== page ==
Looking at your work, especially this very involved work, what do you see as the importance of it now? In terms of the audience and who’s receiving it, what messages are you giving?

Actually I don’t conceptualize this. But I have to break my ass to give something; I cannot be easy with it.

People tell me, ‘Oh when I was 15, I looked at your drawings when I was depressed and it gave me power.’ That’s the thing. But also I want to bring people to another galaxy. I’m not interested in reality; I want to take the viewer somewhere.

My dream would be to do an immersive exhibition, with smells and everything, You would travel in a little boat to different worlds. That would be great. And eat this crazy food that doesn’t exist here.

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What is it like being a working mom? First of all, you’re a creative person, but your work has you traveling quite a bit. Is it hard to balance? And what tricks do you have for that?

I have help from my parents, Medhi’s mom also, but sometimes there’s no money. Sometime in two or three years I might have a lot of money, but it’s the life I chose. I know it’s the life I chose, and it’s part of the game, but it’s fucking difficult. My son is going to be 13 and I raise him alone. Honestly, he’s the cutest boy you can meet, he’s fun and we have the best time together. Now I have the feeling I can take my artistic life back because he can manage himself a little bit, it’s the start. During a few of the years, raising him alone and hustling to be a good artist, it was very difficult. But I feel now that the window is open.

Throughout your career, what have been the most challenging aspects? As someone doing graffiti and public painting, what have been the biggest challenges for you?

The biggest challenge is to understand that your career is not over. At some point that’s going to happen, especially when you’ve been doing this for 20 years. Two or three years ago, it was like, people don’t like what I do anymore, maybe I need to change jobs. It was very challenging. I felt like nobody liked me.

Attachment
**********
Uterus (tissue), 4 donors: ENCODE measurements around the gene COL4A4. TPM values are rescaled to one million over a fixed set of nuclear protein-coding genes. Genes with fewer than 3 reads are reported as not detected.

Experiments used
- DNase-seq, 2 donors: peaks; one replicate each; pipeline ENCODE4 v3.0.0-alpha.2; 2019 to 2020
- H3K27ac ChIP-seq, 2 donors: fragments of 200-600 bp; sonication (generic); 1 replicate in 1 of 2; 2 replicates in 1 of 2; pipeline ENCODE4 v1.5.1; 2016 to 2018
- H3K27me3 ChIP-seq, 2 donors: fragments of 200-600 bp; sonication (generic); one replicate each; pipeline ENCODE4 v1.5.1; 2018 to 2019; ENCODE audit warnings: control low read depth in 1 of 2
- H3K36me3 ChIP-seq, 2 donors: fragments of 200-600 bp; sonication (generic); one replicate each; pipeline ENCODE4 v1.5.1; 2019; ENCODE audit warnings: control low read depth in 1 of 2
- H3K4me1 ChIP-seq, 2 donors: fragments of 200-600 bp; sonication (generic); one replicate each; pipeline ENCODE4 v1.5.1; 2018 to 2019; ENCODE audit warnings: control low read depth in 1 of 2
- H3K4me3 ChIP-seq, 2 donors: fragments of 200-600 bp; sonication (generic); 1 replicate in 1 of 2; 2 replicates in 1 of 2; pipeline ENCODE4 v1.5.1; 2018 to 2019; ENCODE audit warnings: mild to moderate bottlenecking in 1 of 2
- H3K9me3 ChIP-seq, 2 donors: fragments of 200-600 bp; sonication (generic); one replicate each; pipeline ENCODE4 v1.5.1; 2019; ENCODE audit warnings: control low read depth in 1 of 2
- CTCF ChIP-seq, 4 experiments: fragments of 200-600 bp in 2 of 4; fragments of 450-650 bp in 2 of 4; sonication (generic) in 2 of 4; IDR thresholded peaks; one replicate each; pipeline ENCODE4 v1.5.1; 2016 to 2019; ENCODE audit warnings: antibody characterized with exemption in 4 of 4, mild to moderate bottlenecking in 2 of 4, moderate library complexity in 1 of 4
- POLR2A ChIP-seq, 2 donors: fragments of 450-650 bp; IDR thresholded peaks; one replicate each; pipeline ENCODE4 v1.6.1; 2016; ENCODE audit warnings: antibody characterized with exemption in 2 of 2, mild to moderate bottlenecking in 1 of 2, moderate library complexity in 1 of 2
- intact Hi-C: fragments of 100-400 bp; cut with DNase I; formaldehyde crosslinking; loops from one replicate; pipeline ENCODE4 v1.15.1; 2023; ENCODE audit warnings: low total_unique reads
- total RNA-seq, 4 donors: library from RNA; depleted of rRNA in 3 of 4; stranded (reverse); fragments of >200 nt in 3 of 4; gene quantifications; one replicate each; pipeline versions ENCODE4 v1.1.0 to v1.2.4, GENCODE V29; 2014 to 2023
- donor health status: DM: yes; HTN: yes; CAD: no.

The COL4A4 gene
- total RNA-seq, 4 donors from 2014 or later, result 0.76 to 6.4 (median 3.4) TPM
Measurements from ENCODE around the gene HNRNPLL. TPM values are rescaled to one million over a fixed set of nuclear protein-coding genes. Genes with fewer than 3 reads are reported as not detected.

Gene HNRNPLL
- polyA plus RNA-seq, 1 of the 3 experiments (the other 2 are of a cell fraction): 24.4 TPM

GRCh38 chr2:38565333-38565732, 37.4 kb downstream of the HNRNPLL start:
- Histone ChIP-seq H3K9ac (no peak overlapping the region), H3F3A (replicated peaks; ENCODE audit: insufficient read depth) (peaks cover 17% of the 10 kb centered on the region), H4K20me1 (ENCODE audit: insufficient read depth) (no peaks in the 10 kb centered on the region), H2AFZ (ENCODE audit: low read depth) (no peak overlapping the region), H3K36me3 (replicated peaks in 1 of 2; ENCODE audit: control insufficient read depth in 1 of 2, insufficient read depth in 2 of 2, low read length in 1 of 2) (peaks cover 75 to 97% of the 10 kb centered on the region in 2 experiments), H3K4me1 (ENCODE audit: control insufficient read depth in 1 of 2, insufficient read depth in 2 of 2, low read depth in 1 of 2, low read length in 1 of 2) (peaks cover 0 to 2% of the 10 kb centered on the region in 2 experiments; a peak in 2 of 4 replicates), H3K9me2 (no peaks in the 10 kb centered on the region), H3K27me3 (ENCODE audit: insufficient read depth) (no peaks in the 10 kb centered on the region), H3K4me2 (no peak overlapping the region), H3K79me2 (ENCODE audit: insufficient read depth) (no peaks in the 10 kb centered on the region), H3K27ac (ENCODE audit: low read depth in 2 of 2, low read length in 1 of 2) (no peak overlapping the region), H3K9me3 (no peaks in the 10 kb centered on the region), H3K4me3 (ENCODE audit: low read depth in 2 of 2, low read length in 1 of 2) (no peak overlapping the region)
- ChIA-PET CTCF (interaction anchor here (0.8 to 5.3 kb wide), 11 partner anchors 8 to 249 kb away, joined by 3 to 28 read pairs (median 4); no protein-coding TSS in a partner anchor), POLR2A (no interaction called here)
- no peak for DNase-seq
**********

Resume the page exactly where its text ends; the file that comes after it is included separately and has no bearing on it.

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What did you have in mind for a career change?

I have a restaurant. We’re going to open a second one.

Really?! I didn’t know this!

It’s in Paris, I have it with a friend. It’s called Miss Bahn Mi, and we do only bahn mi, and it’s at Les Halles next to Rue Montorgueil, and we’re going to open a second location because it works really well. I was a waitress when I was young. I always had a lot of ideas. So we made it and it’s working really well.

Thinking of the most rewarding aspects of your career overall, what comes to mind?

Honestly just that when I paint and people say thank you. Thanks for the colors, thank you for it, because it’s free, there’s no intention, no selling. When I paint like this in the streets it’s just to give. So just when people say thank you, it’s fun; it makes me happy.

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Creating free art, how important is that to you? Something I had in mind, in terms of freelance writing, people will ask you to write for free, they’ll say it gives you exposure. There’s all these blogs that are “for exposure.” For me, I don’t often write for free, but occasionally I will if I love who it’s for. But I feel often I’m in the minority, so many people say not to do anything for free. You continue to do art that’s available for free - do you view it as giving back, or is it just what’s inspiring for you?

First off it’s for my own pleasure. Also when you paint in the street, maybe you meet people that know you, but most of the time you start from zero. In the street you meet all ages, all genders, kids. It’s like you’re 18 again.

Get your very own Fafi piece to add to your collection from her Big Cartel shop.

Nilina Mason Campbell

Nilina splits her time between Los Angeles and her hometown of Portland, Oregon. She loves crafts, adventures, storytelling, photo-taking, DJing, and more.